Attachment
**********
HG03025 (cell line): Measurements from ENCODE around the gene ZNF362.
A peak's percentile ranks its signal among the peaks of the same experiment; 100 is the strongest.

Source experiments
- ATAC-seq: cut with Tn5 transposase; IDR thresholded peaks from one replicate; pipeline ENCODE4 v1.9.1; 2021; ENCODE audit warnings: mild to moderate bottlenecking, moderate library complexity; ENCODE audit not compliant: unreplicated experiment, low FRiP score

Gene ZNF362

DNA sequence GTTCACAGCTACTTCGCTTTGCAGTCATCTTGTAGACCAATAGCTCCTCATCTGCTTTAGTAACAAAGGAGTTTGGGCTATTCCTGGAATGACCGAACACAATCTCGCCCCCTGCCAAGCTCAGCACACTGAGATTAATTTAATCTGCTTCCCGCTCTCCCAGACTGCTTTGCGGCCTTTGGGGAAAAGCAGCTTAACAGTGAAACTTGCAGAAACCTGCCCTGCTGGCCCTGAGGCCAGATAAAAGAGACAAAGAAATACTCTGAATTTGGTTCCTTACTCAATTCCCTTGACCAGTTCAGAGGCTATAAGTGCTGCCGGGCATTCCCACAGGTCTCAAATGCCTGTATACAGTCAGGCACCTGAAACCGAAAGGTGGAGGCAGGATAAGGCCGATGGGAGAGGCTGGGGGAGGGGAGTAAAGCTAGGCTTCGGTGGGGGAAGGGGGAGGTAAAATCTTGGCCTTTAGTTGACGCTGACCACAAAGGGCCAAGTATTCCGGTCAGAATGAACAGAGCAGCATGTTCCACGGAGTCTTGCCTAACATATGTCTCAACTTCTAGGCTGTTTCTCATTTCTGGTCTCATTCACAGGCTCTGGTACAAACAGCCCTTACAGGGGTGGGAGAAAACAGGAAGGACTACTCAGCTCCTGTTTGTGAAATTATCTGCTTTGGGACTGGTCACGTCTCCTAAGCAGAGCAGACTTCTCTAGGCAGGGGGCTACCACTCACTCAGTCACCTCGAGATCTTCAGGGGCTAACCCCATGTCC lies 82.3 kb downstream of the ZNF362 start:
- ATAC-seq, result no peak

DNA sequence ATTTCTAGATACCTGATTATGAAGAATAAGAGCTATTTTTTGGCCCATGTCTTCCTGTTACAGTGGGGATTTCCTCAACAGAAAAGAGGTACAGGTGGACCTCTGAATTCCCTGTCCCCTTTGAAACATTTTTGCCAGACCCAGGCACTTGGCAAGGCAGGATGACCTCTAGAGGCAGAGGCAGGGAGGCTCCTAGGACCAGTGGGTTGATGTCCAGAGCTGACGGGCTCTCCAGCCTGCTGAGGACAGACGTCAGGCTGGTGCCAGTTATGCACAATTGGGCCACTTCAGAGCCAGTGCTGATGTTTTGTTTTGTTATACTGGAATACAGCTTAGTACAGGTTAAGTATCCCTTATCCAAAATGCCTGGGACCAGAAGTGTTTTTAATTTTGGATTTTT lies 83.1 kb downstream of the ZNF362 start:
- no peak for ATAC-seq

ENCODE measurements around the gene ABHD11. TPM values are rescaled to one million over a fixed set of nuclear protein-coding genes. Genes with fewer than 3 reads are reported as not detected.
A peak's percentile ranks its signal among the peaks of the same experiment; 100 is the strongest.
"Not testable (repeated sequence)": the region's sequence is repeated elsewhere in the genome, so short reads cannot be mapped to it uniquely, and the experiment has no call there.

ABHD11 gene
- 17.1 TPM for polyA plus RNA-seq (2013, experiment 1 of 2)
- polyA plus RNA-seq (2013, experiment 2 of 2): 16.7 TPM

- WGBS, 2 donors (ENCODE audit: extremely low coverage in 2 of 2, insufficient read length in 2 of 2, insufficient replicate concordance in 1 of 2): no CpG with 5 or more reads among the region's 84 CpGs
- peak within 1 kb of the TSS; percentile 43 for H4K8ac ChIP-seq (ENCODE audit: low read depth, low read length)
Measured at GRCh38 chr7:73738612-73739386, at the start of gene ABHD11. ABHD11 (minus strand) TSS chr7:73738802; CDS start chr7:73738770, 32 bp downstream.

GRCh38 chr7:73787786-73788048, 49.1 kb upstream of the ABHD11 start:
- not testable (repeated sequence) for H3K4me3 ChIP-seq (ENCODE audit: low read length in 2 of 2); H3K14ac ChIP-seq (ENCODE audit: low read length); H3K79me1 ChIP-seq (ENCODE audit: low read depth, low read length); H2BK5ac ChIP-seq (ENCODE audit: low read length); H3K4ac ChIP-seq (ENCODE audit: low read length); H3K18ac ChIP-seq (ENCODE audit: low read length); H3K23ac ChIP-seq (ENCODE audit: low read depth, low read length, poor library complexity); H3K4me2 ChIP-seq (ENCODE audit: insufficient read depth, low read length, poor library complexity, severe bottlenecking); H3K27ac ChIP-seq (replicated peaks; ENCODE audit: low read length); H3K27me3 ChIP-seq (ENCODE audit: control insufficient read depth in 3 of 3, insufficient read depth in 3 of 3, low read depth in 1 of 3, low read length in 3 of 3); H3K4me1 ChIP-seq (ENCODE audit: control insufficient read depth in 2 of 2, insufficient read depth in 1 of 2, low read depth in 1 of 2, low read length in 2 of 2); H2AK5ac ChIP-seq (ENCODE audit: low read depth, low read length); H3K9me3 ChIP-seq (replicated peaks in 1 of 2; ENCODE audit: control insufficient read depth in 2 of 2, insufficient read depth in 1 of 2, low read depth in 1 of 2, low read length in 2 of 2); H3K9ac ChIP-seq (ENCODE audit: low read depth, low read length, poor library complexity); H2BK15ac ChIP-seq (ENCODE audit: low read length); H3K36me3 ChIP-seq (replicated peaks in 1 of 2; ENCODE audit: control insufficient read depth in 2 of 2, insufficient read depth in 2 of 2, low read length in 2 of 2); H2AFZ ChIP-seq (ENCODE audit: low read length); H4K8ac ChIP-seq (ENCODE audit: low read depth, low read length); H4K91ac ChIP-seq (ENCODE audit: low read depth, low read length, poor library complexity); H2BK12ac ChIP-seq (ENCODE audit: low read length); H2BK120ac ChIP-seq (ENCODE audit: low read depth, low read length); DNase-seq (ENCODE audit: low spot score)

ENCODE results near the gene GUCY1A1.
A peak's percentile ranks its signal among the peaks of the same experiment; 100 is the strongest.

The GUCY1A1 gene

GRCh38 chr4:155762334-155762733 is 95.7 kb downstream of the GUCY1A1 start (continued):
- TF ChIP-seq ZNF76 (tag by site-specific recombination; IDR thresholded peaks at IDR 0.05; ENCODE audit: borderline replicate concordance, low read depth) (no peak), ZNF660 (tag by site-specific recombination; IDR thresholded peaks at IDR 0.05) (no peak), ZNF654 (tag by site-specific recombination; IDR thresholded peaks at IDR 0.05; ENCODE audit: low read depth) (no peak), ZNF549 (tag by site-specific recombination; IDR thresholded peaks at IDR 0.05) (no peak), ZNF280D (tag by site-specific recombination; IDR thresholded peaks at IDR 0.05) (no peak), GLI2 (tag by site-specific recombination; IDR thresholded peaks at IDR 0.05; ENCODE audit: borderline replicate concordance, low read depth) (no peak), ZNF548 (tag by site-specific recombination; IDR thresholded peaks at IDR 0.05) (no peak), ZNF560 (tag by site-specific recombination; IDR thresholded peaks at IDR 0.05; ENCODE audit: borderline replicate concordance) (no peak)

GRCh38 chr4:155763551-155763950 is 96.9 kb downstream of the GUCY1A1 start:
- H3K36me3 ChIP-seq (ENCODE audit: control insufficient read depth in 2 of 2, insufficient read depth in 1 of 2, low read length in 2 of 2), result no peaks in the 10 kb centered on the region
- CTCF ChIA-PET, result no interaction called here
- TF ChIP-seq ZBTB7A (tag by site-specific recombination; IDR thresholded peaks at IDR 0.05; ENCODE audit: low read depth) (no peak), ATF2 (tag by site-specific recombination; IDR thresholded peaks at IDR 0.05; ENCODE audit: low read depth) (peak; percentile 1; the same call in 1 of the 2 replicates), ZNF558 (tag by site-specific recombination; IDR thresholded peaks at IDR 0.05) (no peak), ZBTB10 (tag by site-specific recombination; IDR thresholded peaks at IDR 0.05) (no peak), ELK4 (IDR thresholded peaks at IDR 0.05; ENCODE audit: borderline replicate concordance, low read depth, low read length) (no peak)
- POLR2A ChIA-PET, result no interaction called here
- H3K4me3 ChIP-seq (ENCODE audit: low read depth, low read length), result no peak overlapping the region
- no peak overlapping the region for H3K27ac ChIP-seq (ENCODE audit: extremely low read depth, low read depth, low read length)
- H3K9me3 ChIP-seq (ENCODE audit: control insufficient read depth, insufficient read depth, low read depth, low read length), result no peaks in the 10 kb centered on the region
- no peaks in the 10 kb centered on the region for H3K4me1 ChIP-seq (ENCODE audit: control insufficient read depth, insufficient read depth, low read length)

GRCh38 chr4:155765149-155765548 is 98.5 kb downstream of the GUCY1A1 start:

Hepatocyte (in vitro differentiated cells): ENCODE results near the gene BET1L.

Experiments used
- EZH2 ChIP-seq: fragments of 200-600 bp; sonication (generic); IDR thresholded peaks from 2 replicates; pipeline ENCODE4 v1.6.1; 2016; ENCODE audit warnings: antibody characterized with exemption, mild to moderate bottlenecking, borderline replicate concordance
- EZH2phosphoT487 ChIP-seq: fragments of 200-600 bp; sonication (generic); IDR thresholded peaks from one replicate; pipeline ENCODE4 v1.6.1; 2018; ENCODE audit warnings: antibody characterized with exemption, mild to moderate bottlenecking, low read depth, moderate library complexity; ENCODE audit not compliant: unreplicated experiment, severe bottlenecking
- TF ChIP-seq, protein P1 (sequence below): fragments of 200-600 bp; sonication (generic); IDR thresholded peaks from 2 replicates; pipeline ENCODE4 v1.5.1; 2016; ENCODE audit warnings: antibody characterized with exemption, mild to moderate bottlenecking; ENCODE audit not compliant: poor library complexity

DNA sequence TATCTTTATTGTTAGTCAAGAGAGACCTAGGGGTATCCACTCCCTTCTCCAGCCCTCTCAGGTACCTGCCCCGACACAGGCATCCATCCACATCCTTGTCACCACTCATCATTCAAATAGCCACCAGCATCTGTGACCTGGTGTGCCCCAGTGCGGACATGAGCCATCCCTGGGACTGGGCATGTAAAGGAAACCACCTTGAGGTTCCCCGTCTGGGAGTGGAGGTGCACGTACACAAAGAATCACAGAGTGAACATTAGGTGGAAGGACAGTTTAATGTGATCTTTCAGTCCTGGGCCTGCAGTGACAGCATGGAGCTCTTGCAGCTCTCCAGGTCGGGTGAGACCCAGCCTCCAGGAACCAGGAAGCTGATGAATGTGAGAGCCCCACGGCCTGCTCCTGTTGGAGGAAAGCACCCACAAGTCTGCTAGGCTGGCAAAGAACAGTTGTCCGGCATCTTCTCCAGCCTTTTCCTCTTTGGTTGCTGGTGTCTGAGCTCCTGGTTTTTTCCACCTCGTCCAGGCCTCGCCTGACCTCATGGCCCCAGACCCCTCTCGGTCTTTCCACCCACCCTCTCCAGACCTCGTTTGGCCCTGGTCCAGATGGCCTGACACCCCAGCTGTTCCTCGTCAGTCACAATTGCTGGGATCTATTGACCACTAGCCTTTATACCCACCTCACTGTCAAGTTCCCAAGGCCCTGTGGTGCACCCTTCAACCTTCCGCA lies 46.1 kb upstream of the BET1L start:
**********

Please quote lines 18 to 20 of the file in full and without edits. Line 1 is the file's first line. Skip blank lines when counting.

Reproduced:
Measured at GRCh38 chr7:73738612-73739386, at the start of gene ABHD11. ABHD11 (minus strand) TSS chr7:73738802; CDS start chr7:73738770, 32 bp downstream.

GRCh38 chr7:73787786-73788048, 49.1 kb upstream of the ABHD11 start:
- not testable (repeated sequence) for H3K4me3 ChIP-seq (ENCODE audit: low read length in 2 of 2); H3K14ac ChIP-seq (ENCODE audit: low read length); H3K79me1 ChIP-seq (ENCODE audit: low read depth, low read length); H2BK5ac ChIP-seq (ENCODE audit: low read length); H3K4ac ChIP-seq (ENCODE audit: low read length); H3K18ac ChIP-seq (ENCODE audit: low read length); H3K23ac ChIP-seq (ENCODE audit: low read depth, low read length, poor library complexity); H3K4me2 ChIP-seq (ENCODE audit: insufficient read depth, low read length, poor library complexity, severe bottlenecking); H3K27ac ChIP-seq (replicated peaks; ENCODE audit: low read length); H3K27me3 ChIP-seq (ENCODE audit: control insufficient read depth in 3 of 3, insufficient read depth in 3 of 3, low read depth in 1 of 3, low read length in 3 of 3); H3K4me1 ChIP-seq (ENCODE audit: control insufficient read depth in 2 of 2, insufficient read depth in 1 of 2, low read depth in 1 of 2, low read length in 2 of 2); H2AK5ac ChIP-seq (ENCODE audit: low read depth, low read length); H3K9me3 ChIP-seq (replicated peaks in 1 of 2; ENCODE audit: control insufficient read depth in 2 of 2, insufficient read depth in 1 of 2, low read depth in 1 of 2, low read length in 2 of 2); H3K9ac ChIP-seq (ENCODE audit: low read depth, low read length, poor library complexity); H2BK15ac ChIP-seq (ENCODE audit: low read length); H3K36me3 ChIP-seq (replicated peaks in 1 of 2; ENCODE audit: control insufficient read depth in 2 of 2, insufficient read depth in 2 of 2, low read length in 2 of 2); H2AFZ ChIP-seq (ENCODE audit: low read length); H4K8ac ChIP-seq (ENCODE audit: low read depth, low read length); H4K91ac ChIP-seq (ENCODE audit: low read depth, low read length, poor library complexity); H2BK12ac ChIP-seq (ENCODE audit: low read length); H2BK120ac ChIP-seq (ENCODE audit: low read depth, low read length); DNase-seq (ENCODE audit: low spot score)